(it went on to repeat the rest of the original definition, but with "n-cohesive" instead of "n-smooth").
No mathematical concept is complete without giving an example to show that your definition is nontrivial (What if no objects satisfy the definition? Or only uninteresting objects?). I was very surprised how well it did at first. We got a nontrivial example on our first try:
We can start to see a first glimpse of the errors, though. ChatGPT's relationship with mathematical truth is complicated. The assertion that R× has order 32 is just false (it seems to be saying the entire ring is equal to its multiplicative group) but when you explain its error (without giving away the answer) it actually does a reasonable job of correcting itself in this instance:
Now we have the correct multiplicative group (complete with an exhaustive enumeration of elements) but a new error. Earlier, it claimed that 25 divided the order of the group. It has now realized that the order of the group is different. But it has not actually revised its belief that the order is divisible by 25. Errors in ChatGPT's understanding seem to be "sticky" like this sometimes. You knock out the bad premise, but the bad conclusion doesn't always get revised without further prompting. Asking it "are you sure" on the error does a reasonable job of eventually corralling it towards the truth:
It realized that 16 is not divisible by 25, but it over-generalizes from its mistake, and insists that now no power higher than 22 divides 16. Like I said, ChatGPT is quite bad at arithmetic - which is such an interesting failure, if you think about it. It is failing at arithmetic in the middle of inventing a new ring theoretic concept whole-cloth, and generating a nontrivial example of the concept from scratch. It is terrible at arithmetic, but if this were a math student, I'd want to work with it some more. It's not a hopeless case. It's bad at arithmetic, but promising at math. It's not there yet, but it's doing something cool. It's trying. Let's see if we can help it realize the arithmetic error.
So there we've got it. Our first example of an n-cohesive ring. The ring Z/(25) is 4-cohesive. Cool!
Now, it would be nice to get an n-cohesive ideal. As a human mathematician, I may look at this and my instant reaction is "so that means (25) is a 4-cohesive ideal of Z." But ChatGPT is not a human mathematician. I wanted it to connect the dots to this conclusion, and asked for an n-cohesive ideal, but it struggled quite a bit. I don't have the screencaps of the entire conversation from this point (a lot if it was going in circles around ideal generators), but here are some highlights:
Side comment that I thought was fun: Something about the way I originally worded the question set it off, and it had to remind me that the definition was fictional. It only produced the example after being reassured that fictional examples were OK (of course, in math, all examples are fictional examples / fictional examples are just examples). Very entertaining:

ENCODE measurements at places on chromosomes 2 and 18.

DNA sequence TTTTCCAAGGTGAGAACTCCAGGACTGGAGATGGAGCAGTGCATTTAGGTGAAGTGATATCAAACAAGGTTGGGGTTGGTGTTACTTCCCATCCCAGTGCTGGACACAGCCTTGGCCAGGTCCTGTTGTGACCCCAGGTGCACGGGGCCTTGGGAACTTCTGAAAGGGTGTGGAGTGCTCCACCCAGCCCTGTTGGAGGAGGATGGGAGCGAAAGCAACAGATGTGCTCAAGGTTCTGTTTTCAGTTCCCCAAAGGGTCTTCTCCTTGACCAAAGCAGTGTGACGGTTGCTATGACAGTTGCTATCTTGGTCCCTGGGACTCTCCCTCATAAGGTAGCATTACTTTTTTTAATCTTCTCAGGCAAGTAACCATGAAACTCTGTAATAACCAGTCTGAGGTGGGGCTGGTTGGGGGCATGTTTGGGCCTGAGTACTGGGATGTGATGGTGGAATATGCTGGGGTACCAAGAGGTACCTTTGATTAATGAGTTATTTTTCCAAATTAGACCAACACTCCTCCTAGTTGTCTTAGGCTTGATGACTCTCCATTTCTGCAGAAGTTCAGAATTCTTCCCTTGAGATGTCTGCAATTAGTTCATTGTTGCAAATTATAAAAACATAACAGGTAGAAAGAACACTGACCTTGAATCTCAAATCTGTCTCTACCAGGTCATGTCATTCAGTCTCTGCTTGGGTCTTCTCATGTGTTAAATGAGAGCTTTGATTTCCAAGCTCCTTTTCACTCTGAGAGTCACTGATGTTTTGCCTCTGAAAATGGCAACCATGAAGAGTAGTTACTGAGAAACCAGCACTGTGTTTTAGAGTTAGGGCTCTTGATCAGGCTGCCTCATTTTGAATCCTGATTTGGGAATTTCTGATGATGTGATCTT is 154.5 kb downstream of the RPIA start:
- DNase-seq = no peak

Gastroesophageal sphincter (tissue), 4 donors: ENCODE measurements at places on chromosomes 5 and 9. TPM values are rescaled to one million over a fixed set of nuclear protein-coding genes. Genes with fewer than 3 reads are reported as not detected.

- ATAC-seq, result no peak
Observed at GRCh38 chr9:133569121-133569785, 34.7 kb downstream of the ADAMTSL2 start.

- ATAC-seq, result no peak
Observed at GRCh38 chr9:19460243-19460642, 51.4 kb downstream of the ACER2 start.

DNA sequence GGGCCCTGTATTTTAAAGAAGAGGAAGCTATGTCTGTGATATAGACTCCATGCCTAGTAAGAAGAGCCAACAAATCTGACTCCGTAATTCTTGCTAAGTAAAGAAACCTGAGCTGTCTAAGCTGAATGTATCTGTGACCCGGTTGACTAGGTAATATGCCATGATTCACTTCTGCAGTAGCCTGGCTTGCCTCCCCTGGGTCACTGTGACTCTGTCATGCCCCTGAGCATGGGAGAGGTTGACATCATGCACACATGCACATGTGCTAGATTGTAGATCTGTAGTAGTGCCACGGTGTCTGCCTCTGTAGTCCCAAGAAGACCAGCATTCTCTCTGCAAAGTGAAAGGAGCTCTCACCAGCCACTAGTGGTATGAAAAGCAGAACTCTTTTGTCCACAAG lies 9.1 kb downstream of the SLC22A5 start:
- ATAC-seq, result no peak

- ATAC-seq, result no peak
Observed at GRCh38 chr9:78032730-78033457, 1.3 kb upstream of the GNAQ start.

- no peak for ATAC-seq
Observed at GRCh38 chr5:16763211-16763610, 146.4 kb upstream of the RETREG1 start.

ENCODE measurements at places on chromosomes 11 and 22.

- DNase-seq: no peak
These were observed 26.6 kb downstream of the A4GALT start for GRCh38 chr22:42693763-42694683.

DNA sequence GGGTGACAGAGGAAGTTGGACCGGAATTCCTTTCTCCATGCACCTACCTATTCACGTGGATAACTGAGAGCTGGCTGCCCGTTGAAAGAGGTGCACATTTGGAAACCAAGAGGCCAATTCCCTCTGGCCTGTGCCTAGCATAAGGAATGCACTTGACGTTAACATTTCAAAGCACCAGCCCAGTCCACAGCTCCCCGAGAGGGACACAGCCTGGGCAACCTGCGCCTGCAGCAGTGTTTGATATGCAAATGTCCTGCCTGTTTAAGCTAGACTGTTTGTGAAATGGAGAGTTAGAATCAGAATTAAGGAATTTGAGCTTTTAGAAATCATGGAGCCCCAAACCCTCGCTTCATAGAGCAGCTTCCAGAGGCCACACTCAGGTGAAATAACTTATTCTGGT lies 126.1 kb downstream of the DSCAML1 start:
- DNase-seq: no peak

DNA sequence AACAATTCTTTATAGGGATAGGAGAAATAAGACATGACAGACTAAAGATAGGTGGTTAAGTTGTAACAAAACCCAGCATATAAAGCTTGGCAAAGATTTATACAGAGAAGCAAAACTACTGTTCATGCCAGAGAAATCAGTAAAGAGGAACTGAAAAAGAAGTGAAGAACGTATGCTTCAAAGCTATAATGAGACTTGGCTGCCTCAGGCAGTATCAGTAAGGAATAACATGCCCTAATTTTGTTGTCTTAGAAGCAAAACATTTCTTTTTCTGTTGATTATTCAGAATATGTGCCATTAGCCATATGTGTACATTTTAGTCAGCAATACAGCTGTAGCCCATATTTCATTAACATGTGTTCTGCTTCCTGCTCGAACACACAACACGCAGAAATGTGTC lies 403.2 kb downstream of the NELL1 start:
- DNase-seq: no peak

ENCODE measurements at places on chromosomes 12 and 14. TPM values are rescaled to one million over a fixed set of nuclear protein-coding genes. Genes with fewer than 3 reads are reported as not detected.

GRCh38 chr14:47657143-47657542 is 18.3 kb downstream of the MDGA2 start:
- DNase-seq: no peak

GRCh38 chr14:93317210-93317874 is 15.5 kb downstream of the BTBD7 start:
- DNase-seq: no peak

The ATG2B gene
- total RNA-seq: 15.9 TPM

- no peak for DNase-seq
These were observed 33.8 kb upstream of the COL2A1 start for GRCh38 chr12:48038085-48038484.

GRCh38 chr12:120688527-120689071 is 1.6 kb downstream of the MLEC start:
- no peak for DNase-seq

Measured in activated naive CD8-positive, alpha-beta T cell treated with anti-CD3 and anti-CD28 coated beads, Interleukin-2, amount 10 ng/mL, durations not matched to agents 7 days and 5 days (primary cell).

Of course, the definition of n-cohesive means that for all prime divisors p of the characteristic (6 in this case), pn divides the order of the multiplicative group (so both 2n and 3n have to divide |R×| in characteristic 6). The failure of 3 to divide |R×|=2 apparently did not register. Also, the fact that (2,3)≠(6) took a long time to work out. It really wanted to use fractional coefficients to find a generator of the ideal, and it was nearly impossible to get it to move off that position. I eventually got it to compute the gcd, and figured that was good enough, even though it immediately switched back to fractional coefficients:
This in particular is quite an interesting failure. First, it jumped from 27 to 81 despite being asked to stick to 27. Second, it gives a list of 27 elements (mod 81), that are obtained by starting at 1 and repeatedly adding 3. The list is not the multiplicative group (numbers congruent to 2 mod 3 are also invertible mod 81) but it is a better attempt than the repeated addition of 9's, and would have worked if p=2. Third, given that list of 27 elements, it claims that the order is 32, which is divisible by 35, and therefore, the ring is 2-cohesive. Like I said, ChatGPT is really bad at arithmetic. I can't quite understand the source of every error. There is something in here about being stuck hard on powers of 2.
I am speculating, but it might have two ideas along the lines of "powers of 2 are very important to this concept" (over-generalization from earlier examples) and "this example is definitely supposed to be about power of 3" (an equivalent of trying to guess the teacher's password) so in focusing on powers of 2, it recognizes 32 as being "more or less" compatible with the rough magnitude of a the list this long, and knows that 32 is 25, but it also knows that p=3 is supposed to be important, so changes the answer to 35. I'm not sure how it traces from that to a claim of 2-cohesiveness. I might also be (and probably am) inappropriately anthropomorphizing it, but the error is definitely not random.
Below was the best example of an n-cohesive ideal I was able to get it to produce. I am forgiving an error here in that it seems to believe the ideal (2,8) is equal to (8), rather than (2), but I'll take it. The ideal (8) is in fact 2-cohesive, and the argument that it gives for that tracks.